Information on Income Concentration and Redistribution Preferences: The Case of the Top 1% in the United States
42 Pages Posted: 1 Nov 2022
Date Written: October 27, 2022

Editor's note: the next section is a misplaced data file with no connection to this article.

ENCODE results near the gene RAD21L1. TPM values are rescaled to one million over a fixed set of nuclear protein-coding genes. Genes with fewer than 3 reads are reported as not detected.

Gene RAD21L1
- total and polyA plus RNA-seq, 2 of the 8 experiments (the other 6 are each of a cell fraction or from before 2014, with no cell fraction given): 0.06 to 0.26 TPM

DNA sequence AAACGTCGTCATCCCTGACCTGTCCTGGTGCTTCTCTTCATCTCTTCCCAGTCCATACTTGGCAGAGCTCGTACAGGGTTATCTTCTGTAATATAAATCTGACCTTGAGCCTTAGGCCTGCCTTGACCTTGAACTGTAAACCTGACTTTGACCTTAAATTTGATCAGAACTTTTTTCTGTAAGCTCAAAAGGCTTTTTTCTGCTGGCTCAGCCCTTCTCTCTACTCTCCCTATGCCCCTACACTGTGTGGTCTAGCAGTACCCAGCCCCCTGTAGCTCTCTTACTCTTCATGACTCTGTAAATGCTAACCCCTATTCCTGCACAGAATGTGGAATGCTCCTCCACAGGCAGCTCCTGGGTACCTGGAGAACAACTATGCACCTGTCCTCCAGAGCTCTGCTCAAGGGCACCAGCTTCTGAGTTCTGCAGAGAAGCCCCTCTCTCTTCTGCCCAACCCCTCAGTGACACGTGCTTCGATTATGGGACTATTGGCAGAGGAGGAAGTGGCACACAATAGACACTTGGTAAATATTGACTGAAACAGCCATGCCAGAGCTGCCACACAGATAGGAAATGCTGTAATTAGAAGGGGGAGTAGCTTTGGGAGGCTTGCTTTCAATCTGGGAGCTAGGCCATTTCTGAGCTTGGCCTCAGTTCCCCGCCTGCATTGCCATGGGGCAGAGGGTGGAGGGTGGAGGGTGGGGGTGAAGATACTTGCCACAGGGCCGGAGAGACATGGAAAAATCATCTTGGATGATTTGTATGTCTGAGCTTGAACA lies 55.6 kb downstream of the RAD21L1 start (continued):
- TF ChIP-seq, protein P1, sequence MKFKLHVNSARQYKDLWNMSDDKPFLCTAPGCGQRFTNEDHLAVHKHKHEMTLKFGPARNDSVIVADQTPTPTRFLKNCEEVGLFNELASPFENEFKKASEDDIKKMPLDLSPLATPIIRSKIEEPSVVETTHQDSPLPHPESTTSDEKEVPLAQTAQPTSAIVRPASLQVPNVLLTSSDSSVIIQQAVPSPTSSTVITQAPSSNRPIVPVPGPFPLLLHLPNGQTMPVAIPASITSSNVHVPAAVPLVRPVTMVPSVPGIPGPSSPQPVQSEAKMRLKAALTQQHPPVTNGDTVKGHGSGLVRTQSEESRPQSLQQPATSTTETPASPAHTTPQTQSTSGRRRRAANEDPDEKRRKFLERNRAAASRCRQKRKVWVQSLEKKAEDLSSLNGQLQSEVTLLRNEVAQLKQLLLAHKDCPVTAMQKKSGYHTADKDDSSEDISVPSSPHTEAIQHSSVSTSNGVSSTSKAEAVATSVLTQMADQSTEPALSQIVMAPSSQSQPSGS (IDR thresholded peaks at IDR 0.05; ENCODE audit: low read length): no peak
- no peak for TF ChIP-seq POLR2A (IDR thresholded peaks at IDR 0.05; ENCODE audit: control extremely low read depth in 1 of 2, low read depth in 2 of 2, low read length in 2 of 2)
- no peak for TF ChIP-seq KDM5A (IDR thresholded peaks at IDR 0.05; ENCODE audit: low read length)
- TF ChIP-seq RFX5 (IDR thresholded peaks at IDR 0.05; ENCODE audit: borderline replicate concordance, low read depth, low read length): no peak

Over the last decades income inequality has soared in the U.S., but we still have a very limited understanding regarding the relationship between objective aspects of income inequality and redistribution attitudes. Few studies, in particular, utilize experimental methodologies to assess whether having reliable, non-partisan information on income concentration affects the formation of redistribution attitudes. We advance this emerging literature through an analysis of information concerning the income owned by the top 1% of the income distribution — a group that is socio-politically meaningful and axial to the recent rise of inequality. The empirical evidence draws on a novel split-sample survey experiment (N=4,000) conducted in Autumn 2021. To ensure that the results capture net learning processes, we collect guesstimates of the level of income concentration of control- and treatment-group participants and assess whether providing the real value influences redistribution attitudes of under- or overestimators. The results indicate that having the real value of income concentration does not have an average, significant effect on redistribution attitudes. It does not moderate the positive association between prior perceptions of concentration and these attitudes either. The real value, however, reduces pro-redistribution attitudes among the restricted group of extreme overestimators who processed the information more intensely.
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